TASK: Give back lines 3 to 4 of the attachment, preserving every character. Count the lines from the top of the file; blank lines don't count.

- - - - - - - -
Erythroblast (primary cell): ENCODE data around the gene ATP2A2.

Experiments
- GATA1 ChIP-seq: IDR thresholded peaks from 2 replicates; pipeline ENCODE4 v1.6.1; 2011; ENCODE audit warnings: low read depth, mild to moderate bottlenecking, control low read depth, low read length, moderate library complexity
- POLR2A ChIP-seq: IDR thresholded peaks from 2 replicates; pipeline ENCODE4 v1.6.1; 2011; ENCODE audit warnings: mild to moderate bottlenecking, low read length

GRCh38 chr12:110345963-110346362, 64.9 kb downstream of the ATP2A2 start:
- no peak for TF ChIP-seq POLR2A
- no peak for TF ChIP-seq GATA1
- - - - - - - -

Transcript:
- GATA1 ChIP-seq: IDR thresholded peaks from 2 replicates; pipeline ENCODE4 v1.6.1; 2011; ENCODE audit warnings: low read depth, mild to moderate bottlenecking, control low read depth, low read length, moderate library complexity
- POLR2A ChIP-seq: IDR thresholded peaks from 2 replicates; pipeline ENCODE4 v1.6.1; 2011; ENCODE audit warnings: mild to moderate bottlenecking, low read length